Comfort women documentary to screen in Washington DC, Seoul on Liberation Day

August 14, 2015
Students traveling with director Christopher H.K. Lee speak with a halmoni who was a victim of sexual slavery during World War II. (Courtesy of "The Last Tear")

Students traveling with director Christopher H.K. Lee speak with a halmoni who was a victim of sexual slavery during World War II. (Courtesy of Christopher H.K. Lee)

"The Last Tear"

“The Last Tear”

By Brian Han

Christopher H.K. Lee’s latest documentary “The Last Tear” will be screened in Washington D.C. and Seoul on Aug. 15 marking the 70th anniversary of South Korea’s liberation from Japanese imperialism during World War II.

The film focuses on the few surviving comfort women who were forced into sexual slavery during that time.

But it doesn’t demand an apology and it doesn’t point any fingers. Instead, the goal was to share the stories of the few who are alive to share their stories.

“Everyone is talking about the comfort women issue in the news especially since we are close to the 70th anniversary of Liberation Day,” Lee told the Korea Times. “I didn’t want to get caught up in the controversy. I wanted to get to know the halmonis (grandmothers) and their stories while also giving them a chance to have closure on the issue.”

The filmmaker traveled around South Korea with 14 college students from Harvard University, University of California, Berkeley and the University of Nebraska just to name a few. While Lee directed behind the camera, the rest of the students sat down and spoke to these women.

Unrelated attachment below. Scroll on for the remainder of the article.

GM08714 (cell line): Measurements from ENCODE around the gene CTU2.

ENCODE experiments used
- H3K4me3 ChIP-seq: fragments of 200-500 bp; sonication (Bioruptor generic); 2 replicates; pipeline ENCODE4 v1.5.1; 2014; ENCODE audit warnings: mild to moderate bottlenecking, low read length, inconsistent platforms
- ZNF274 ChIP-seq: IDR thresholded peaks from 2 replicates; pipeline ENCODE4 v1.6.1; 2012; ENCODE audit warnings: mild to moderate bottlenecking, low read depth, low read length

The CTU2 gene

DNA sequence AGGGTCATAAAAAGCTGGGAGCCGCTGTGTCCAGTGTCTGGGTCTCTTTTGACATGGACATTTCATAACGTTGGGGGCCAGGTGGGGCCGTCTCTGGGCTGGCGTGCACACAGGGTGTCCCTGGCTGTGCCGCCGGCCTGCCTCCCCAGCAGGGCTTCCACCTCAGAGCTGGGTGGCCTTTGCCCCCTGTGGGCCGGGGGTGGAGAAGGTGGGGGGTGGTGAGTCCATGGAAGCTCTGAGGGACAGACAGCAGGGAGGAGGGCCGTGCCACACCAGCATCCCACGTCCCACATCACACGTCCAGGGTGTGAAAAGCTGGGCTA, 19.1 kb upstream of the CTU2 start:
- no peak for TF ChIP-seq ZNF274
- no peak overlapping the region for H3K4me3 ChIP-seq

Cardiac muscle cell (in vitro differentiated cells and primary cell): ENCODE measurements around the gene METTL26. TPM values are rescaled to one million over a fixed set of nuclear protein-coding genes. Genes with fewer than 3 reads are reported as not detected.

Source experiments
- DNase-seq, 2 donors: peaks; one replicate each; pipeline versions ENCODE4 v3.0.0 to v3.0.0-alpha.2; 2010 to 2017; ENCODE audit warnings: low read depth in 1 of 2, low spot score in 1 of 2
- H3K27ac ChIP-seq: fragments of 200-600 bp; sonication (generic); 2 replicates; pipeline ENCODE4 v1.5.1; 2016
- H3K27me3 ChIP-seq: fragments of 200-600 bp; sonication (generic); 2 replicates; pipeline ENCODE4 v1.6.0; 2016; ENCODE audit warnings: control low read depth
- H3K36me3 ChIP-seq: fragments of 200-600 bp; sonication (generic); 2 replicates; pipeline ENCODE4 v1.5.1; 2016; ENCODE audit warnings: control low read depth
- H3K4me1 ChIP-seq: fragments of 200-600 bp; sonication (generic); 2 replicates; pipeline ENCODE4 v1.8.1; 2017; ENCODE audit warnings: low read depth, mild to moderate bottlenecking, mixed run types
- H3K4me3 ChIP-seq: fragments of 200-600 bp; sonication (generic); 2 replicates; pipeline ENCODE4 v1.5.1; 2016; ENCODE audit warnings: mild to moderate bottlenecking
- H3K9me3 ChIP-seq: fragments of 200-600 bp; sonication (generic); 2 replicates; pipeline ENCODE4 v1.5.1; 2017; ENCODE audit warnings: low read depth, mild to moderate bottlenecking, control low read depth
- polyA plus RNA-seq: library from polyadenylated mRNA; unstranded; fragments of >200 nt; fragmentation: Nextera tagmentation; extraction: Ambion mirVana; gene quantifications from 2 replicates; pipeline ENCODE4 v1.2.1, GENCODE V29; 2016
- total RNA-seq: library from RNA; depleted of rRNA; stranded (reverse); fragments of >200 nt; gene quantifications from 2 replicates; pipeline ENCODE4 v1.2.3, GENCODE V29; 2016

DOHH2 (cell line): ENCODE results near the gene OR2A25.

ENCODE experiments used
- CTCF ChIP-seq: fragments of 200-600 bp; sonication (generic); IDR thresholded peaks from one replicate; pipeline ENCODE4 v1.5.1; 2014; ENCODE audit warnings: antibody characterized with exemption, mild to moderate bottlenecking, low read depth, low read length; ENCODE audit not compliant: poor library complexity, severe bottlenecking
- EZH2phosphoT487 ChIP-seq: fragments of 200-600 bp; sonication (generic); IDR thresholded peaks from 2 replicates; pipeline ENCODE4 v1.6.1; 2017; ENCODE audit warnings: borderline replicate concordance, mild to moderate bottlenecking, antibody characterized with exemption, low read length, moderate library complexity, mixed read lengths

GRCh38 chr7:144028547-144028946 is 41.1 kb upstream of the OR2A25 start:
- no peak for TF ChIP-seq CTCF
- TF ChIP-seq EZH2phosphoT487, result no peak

“I teach at universities and I’ve been involved in hosting many students from Korea,” he said. “They can be very stressed out by trying to get into colleges and then trying to find jobs. There’s no motivation for these kids to look back and see what kind of sacrifices their parents and these halmonis have made.”

 

Christopher H.K. Lee has a production meeting and discussion with students. (Courtesy of Christopher H.K. Lee)

Christopher H.K. Lee has a production meeting and discussion with students. (Courtesy of Christopher H.K. Lee)

In that sense, the film had another goal to preserve a piece of history that is in danger of being forgotten.

“In discovering these places and women,” he said. “We got to see the places, touch the places, and hold the hands of these ladies. It’s about learning in a very practical way.”

Lee’s 2013 documentary “Fading Away” about families affected by the Korean War received critical acclaim and was selected for screenings at film festivals around the world. He hopes that “The Last Tear” will get the same kind of attention.

“These films are part of a larger idea,” he said. “We need to hold onto our roots, our heritage and our history. It’s the foundation of our future. That’s what I’m trying to do with these projects.”

Johns Hopkins School of International Studies provided a grant to the filmmaker and as such “dignitaries, scholars and politicians” will be present at the screenings according to Lee.

The film was mostly funded out of pocket though and the director didn’t seem to mind.

“Technically this is a loss of income for me, but you can only do this with lots of passion and it’s worth it to me,” he said.

2 Comments

  1. Chiu Kok-chiung

    August 17, 2015 at 12:15 AM

    Abe’s failure to apologize to these most unfortunate women – in China, Korea, Taiwan,Indonesia and elsewhere in Asia – was precipitated by
    the U.S. government. The U.S. government’s encouragement also has
    prompted Abe to try to grab Korea’s and Taiwan’s outlying islands!

    Hence, like many millions and millions of Koreans and Chinese across the world, I have been forced to boycott American and Japanese products! Let’s keep rejecting American and Japanese products!

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